Jewish-Welsh songwriter Ray Jessel (not related to the late great comedian George Jessel) has been around a long time, but somehow we only found out about him today. The 84-year-old Jessel was born in Cardiff, Wales, and has been writing songs since the 1960s, including songs for the Broadway musical Baker Street about the life of Sherlock Holmes.
Jessel made his cabaret debut when he turned 72, and has been writing comic and naughty songs that he performed in his own acts and on America's Got Talent earlier this year.
As Pat Launer wrote in the San Diego Jewish Journal,
“There were quite a number of Jews there when I grew up, about 2,000 families and three shuls,” the avuncular Jessel says by phone from his home in Los Angeles. His grandfather was one of the co-founders of the Orthodox synagogue in Cardiff, where Jessel had his bar mitzvah.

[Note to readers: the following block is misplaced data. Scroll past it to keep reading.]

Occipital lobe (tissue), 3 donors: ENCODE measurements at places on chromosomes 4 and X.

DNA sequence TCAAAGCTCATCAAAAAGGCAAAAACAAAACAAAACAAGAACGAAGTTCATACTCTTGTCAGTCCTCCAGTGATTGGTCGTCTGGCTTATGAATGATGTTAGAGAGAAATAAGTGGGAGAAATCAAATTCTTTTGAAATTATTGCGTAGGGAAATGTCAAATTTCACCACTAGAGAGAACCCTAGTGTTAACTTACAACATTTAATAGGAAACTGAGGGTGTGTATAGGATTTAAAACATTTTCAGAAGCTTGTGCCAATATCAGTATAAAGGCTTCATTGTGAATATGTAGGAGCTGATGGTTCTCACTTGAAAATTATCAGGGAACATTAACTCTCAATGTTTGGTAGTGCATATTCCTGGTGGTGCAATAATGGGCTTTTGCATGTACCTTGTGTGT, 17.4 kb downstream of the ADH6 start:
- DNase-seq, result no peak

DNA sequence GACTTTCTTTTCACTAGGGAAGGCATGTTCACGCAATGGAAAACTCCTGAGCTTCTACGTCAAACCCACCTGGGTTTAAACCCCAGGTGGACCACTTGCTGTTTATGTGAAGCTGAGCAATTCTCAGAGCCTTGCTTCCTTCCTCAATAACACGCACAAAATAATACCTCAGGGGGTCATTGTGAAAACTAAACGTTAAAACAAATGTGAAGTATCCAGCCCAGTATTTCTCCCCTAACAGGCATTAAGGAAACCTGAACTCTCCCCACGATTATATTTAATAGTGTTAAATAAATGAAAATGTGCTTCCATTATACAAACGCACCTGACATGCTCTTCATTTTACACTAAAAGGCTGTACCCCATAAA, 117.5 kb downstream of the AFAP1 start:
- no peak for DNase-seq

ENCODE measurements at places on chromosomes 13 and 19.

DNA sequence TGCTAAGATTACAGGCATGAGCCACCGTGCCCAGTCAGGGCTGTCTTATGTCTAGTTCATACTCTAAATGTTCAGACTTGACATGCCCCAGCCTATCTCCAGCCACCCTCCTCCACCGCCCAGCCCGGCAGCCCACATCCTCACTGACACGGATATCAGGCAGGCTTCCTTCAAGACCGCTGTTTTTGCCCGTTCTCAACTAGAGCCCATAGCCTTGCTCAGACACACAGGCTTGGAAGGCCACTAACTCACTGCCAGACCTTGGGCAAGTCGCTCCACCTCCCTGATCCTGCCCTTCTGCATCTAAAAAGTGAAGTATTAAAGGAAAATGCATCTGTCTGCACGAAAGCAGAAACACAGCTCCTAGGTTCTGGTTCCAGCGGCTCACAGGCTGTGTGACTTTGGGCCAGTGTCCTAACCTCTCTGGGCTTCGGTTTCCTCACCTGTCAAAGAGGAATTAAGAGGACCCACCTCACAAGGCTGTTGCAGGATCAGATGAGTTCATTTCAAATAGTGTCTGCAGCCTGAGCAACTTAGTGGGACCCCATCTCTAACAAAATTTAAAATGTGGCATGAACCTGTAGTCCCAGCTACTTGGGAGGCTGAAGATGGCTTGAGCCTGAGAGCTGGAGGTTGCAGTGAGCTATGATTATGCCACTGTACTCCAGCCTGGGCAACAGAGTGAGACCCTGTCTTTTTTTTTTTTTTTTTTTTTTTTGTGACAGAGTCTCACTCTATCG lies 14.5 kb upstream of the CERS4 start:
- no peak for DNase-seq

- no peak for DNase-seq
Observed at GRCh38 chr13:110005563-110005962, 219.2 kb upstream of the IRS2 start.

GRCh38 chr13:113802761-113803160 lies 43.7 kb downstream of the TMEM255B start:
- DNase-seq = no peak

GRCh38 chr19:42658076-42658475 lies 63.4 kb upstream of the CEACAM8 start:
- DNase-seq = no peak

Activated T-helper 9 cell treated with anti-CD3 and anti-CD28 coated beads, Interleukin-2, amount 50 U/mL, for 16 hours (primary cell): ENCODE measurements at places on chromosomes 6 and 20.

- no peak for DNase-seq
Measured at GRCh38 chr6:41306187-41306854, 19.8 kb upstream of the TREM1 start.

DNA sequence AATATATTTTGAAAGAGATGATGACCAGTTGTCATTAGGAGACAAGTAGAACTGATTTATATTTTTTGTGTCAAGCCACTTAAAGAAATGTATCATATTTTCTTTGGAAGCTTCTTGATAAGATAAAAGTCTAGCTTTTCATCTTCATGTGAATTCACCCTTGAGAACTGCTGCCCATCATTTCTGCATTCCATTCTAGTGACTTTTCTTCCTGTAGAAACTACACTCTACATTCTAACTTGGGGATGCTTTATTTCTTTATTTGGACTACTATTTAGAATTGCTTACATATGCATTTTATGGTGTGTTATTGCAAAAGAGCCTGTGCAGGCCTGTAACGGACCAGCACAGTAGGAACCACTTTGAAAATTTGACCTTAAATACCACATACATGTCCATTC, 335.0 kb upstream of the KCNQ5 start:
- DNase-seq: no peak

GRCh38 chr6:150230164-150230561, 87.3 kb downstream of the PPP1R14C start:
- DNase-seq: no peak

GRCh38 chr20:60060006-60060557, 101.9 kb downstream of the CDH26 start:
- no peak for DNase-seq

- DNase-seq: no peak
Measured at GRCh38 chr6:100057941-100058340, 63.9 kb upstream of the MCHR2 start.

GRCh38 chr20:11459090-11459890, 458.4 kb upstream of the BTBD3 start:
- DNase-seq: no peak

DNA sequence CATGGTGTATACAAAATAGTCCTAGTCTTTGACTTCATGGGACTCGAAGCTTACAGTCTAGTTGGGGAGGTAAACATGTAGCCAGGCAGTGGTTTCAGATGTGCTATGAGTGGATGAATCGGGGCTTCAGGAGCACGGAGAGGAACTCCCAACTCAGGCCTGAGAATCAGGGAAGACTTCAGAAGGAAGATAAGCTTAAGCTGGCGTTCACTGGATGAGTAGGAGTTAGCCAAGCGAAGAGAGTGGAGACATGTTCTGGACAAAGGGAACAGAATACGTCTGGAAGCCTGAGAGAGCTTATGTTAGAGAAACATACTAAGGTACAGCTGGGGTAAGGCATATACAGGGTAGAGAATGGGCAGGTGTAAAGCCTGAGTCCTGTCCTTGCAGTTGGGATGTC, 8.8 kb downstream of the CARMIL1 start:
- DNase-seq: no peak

“Following the Jewish tendency to be musical,” young Jessel started piano early. He earned a degree in music from the University of Wales, and won a scholarship to study composition for a year in Paris. He emigrated to Canada and served as music director for a Reform temple, writing music for the choir.
He became an orchestrator/composer for CBC radio and television. In Toronto, he got involved with musical theater, and that changed his life.
Jessel wrote material for “Upstairs at the Downstairs” revues in New York, and created songs for the Sherlock Holmes musical, “Baker Street,” which ran on Broadway (1965). He wrote the score for “Helzapoppin,” which premiered at the Montreal Expo in 1967.In this video clip, Jessel sings an "Irish-Jewish folksong" about a fair colleen named Shirley Levine.
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